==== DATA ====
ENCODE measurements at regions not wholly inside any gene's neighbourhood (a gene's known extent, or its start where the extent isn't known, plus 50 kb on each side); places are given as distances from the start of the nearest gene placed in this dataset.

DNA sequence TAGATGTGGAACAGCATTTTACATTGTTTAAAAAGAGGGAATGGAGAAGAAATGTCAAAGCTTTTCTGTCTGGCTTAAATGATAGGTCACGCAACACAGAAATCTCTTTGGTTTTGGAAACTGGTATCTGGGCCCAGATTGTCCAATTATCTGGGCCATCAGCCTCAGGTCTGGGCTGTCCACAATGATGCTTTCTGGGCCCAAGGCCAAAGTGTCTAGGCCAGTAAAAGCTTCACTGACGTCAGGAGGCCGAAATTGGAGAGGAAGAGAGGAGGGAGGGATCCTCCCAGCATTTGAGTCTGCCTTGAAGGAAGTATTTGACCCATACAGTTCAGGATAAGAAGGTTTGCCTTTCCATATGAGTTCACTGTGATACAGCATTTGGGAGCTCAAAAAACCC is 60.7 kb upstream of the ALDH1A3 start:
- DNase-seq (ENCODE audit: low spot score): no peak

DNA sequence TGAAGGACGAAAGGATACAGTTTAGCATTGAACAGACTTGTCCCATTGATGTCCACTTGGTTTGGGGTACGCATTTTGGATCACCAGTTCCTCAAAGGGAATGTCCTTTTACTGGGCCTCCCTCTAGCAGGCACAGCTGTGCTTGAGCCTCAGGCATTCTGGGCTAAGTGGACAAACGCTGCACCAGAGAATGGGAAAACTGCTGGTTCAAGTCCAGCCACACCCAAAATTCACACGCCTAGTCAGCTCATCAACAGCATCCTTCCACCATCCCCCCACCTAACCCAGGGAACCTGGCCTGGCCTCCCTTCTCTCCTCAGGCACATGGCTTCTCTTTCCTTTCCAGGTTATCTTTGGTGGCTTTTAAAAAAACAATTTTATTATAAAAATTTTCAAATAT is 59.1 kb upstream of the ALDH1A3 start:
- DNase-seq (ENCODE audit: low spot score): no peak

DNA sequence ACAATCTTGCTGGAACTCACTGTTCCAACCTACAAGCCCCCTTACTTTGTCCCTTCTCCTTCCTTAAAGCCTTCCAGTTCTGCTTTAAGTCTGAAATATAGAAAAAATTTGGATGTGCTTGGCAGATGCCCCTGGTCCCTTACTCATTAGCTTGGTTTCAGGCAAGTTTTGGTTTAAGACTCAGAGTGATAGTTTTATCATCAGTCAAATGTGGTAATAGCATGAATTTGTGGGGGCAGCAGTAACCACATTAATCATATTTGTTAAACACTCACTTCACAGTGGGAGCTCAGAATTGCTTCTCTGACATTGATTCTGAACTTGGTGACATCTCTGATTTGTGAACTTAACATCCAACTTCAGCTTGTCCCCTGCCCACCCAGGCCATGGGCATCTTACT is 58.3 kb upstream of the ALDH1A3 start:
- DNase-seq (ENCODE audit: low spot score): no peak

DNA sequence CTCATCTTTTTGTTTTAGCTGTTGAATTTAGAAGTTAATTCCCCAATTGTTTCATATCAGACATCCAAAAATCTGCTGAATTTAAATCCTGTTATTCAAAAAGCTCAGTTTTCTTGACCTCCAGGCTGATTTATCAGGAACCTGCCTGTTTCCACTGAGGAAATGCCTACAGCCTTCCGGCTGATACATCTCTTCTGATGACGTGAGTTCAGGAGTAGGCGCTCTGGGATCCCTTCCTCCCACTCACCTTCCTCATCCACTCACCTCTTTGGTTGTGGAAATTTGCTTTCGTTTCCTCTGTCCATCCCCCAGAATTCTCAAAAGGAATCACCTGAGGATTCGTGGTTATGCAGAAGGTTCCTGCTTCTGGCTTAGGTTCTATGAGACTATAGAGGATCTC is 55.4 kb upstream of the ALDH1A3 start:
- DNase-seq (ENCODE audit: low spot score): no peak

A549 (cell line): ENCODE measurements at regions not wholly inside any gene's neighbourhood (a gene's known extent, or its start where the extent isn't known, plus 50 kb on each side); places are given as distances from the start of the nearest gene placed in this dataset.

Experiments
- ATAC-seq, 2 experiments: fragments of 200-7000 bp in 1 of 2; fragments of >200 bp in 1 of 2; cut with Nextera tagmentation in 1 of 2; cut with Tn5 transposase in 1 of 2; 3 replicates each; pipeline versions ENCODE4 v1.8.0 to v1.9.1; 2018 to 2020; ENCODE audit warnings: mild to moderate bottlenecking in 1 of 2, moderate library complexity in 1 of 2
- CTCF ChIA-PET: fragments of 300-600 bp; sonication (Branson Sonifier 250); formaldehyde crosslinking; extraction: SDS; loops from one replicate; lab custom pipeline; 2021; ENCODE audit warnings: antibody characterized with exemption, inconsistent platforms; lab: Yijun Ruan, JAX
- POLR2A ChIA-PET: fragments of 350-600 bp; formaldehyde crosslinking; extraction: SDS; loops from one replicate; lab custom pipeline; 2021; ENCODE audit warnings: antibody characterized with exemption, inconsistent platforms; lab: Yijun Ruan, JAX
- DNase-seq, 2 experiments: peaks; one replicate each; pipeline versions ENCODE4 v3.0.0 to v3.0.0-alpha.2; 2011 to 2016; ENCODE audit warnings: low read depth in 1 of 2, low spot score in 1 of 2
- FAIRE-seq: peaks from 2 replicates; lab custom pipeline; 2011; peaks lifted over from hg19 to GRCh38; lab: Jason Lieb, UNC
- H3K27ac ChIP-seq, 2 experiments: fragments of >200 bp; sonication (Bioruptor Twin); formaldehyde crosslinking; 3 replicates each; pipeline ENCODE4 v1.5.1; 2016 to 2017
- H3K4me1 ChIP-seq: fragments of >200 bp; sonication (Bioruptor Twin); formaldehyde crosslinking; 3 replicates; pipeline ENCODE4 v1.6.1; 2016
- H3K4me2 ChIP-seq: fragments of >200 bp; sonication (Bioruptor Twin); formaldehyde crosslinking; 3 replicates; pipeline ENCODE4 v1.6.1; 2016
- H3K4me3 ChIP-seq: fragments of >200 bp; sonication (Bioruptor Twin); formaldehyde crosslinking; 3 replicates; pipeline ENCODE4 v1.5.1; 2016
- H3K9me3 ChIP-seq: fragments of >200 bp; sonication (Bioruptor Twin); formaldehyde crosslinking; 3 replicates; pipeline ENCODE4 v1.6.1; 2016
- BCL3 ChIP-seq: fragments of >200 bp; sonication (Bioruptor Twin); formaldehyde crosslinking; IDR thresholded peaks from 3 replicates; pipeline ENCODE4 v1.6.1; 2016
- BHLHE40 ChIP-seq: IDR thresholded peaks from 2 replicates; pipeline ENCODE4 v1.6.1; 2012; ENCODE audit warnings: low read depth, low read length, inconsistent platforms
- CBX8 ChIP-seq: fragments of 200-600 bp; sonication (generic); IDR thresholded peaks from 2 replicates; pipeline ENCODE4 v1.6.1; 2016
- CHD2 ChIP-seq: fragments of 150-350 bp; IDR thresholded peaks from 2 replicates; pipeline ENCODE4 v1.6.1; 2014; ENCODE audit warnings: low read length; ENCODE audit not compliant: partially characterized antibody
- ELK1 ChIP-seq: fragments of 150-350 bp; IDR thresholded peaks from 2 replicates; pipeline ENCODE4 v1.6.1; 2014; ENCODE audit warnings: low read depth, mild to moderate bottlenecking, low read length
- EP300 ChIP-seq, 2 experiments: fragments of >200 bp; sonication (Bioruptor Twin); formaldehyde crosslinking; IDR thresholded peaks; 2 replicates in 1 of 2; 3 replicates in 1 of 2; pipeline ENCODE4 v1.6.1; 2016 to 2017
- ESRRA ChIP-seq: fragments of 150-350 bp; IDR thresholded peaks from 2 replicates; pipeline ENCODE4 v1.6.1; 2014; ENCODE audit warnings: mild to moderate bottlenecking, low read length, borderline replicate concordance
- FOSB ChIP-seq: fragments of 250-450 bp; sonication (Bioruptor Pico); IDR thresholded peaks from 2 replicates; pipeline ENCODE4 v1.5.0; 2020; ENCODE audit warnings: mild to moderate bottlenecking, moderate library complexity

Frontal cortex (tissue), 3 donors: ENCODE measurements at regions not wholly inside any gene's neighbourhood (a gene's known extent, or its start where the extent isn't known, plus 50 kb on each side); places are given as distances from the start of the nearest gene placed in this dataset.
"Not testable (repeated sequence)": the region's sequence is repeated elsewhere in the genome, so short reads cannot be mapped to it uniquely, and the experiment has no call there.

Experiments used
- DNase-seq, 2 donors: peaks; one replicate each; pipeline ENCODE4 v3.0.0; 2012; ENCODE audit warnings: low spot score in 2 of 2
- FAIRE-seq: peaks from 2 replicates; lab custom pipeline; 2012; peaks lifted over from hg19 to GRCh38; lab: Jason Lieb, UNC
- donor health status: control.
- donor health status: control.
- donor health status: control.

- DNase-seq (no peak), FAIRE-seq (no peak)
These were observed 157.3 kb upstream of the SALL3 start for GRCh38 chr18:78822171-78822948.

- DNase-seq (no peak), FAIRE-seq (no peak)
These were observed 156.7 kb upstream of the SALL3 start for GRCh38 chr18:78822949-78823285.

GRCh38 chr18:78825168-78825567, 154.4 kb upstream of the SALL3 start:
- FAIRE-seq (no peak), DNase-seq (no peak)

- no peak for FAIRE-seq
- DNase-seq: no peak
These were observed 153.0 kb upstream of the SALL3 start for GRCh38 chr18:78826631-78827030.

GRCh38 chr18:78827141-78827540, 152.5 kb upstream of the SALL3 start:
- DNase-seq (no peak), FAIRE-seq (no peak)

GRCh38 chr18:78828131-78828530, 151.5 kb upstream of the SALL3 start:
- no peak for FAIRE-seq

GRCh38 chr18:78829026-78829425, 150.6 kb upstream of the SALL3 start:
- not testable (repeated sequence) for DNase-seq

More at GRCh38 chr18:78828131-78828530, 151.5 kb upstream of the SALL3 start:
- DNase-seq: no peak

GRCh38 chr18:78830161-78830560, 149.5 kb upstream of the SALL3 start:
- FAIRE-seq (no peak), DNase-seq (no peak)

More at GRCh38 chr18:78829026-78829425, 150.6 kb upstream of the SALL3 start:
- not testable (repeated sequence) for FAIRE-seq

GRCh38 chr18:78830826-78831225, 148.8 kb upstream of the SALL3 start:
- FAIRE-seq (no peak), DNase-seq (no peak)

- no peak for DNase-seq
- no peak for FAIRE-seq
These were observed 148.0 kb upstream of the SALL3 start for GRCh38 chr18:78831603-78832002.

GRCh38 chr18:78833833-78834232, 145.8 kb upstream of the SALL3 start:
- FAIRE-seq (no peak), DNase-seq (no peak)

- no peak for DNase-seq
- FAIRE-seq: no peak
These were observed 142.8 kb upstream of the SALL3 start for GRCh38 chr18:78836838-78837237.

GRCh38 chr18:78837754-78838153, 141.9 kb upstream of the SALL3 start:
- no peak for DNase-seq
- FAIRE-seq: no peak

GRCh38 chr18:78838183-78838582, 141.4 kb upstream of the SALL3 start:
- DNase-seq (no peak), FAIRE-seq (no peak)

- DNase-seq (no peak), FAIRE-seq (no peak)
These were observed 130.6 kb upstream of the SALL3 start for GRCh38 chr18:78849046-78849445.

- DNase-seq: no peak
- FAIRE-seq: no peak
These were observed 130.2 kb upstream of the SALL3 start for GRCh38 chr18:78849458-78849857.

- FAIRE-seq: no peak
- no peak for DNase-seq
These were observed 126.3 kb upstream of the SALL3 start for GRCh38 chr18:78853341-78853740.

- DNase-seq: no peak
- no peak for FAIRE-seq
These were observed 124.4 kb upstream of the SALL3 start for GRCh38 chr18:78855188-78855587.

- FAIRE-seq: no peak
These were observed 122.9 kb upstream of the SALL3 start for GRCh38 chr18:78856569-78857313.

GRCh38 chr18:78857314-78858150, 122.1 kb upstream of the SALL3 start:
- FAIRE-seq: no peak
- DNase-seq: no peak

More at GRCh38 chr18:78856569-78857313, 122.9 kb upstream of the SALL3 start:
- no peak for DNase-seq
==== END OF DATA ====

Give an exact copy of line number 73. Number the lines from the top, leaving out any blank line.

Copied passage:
- DNase-seq (no peak), FAIRE-seq (no peak)